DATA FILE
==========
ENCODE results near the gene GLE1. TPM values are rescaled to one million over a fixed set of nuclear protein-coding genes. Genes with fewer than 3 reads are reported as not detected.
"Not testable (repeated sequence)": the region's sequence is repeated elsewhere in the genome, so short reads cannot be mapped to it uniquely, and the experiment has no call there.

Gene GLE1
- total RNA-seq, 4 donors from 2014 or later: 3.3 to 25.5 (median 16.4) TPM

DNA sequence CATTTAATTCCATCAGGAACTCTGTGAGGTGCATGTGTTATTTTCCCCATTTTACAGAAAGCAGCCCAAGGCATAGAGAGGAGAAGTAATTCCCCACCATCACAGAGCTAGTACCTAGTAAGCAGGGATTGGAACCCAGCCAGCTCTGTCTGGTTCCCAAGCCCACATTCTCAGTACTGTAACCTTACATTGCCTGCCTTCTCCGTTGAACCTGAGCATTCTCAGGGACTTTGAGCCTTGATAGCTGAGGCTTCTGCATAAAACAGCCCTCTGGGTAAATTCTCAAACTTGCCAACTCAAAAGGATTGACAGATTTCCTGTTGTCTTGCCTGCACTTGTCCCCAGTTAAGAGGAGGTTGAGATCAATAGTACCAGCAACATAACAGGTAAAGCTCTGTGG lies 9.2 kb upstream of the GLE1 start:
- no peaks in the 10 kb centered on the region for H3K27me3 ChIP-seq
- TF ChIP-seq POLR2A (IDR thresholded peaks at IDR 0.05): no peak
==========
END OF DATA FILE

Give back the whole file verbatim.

ENCODE results near the gene GLE1. TPM values are rescaled to one million over a fixed set of nuclear protein-coding genes. Genes with fewer than 3 reads are reported as not detected.
"Not testable (repeated sequence)": the region's sequence is repeated elsewhere in the genome, so short reads cannot be mapped to it uniquely, and the experiment has no call there.

Gene GLE1
- total RNA-seq, 4 donors from 2014 or later: 3.3 to 25.5 (median 16.4) TPM

DNA sequence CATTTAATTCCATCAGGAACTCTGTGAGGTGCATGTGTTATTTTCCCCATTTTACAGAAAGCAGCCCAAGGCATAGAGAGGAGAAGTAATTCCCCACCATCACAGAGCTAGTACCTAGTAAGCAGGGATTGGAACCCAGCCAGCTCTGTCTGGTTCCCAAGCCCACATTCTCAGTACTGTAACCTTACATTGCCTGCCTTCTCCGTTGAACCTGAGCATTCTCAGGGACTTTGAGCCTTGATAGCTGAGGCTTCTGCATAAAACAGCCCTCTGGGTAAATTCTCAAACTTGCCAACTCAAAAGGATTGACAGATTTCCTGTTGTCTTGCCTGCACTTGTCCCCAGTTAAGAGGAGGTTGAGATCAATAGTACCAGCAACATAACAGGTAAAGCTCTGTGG lies 9.2 kb upstream of the GLE1 start:
- no peaks in the 10 kb centered on the region for H3K27me3 ChIP-seq
- TF ChIP-seq POLR2A (IDR thresholded peaks at IDR 0.05): no peak